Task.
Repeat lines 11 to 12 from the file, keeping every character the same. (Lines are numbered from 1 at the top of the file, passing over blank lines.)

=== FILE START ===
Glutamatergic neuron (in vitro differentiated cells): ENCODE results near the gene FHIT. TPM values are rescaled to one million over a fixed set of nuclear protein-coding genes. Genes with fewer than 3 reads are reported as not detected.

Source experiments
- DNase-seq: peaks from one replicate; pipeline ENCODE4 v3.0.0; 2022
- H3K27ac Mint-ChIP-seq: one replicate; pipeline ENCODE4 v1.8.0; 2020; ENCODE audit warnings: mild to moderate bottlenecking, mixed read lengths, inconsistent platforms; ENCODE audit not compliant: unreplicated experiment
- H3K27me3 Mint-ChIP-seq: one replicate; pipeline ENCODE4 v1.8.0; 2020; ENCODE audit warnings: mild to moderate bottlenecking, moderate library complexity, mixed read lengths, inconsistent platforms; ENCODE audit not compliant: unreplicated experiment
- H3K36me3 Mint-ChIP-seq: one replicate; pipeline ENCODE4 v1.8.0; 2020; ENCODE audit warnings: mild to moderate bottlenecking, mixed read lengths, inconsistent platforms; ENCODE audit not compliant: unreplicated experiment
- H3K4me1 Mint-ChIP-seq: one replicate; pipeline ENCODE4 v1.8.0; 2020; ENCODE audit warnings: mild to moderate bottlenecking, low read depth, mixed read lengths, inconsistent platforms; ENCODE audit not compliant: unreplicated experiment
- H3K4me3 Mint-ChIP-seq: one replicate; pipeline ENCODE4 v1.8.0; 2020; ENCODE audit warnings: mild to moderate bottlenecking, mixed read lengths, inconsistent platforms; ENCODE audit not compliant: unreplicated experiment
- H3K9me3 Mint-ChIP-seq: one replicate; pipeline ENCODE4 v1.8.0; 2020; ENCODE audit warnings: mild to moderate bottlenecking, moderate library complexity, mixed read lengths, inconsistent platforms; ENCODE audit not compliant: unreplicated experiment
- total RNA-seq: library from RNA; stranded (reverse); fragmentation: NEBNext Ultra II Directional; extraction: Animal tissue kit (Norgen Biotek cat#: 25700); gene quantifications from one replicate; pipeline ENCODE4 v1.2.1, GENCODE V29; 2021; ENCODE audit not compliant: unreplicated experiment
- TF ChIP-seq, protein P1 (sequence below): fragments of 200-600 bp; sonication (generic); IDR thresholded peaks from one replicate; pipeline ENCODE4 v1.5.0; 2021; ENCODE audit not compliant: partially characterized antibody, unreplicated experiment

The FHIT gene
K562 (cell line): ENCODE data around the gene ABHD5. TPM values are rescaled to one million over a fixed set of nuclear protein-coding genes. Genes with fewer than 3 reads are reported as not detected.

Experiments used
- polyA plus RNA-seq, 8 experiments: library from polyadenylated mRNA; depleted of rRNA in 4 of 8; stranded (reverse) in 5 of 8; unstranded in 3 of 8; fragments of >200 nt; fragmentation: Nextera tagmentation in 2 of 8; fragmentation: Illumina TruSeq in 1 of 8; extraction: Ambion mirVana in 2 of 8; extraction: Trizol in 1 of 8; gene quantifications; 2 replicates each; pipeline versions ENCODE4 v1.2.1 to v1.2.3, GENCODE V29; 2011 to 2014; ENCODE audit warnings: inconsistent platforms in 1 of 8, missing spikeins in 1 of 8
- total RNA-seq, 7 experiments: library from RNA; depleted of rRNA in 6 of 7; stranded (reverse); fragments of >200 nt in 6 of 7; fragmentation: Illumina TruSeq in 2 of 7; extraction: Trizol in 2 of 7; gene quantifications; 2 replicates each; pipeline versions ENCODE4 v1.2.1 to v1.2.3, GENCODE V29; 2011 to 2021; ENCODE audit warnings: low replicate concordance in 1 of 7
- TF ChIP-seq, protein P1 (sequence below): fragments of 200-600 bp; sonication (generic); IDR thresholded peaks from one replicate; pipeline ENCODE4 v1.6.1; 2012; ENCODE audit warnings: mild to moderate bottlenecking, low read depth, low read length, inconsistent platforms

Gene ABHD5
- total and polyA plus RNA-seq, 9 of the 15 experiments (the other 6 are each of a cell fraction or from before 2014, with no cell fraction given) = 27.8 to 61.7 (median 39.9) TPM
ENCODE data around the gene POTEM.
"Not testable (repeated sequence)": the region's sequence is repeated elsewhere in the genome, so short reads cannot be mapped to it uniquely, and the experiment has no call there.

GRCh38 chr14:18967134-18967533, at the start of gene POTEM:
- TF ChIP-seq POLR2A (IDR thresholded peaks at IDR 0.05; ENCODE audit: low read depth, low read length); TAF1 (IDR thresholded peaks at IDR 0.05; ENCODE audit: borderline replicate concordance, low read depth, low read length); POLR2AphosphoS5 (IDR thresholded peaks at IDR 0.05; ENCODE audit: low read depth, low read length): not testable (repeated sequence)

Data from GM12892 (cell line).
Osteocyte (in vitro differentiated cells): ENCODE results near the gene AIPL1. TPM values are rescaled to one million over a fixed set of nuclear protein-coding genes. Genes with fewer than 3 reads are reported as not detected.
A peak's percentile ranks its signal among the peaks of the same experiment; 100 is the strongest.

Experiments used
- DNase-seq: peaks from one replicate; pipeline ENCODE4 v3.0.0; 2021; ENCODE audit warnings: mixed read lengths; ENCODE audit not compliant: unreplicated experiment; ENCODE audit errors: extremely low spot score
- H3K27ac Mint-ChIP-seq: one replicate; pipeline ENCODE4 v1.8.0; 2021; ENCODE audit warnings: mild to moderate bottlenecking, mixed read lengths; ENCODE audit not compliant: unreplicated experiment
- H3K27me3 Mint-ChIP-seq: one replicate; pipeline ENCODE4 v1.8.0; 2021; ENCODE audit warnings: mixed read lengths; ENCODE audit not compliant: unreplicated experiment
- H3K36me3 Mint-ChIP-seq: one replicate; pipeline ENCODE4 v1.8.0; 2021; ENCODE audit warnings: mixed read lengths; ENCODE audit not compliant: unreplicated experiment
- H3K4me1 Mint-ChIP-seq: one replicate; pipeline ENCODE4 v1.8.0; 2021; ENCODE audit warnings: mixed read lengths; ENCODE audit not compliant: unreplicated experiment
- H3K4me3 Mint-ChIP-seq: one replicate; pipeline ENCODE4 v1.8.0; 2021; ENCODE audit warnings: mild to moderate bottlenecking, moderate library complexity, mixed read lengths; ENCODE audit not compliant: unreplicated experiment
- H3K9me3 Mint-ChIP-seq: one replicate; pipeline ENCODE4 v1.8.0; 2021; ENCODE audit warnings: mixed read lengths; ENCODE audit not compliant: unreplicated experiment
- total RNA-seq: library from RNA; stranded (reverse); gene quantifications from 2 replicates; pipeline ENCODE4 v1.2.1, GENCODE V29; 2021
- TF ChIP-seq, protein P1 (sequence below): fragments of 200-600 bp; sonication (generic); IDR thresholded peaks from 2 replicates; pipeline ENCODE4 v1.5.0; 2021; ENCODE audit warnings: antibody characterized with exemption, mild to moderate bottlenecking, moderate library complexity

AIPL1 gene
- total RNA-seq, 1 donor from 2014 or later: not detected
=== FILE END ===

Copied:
- TF ChIP-seq, protein P1 (sequence below): fragments of 200-600 bp; sonication (generic); IDR thresholded peaks from one replicate; pipeline ENCODE4 v1.5.0; 2021; ENCODE audit not compliant: partially characterized antibody, unreplicated experiment

The FHIT gene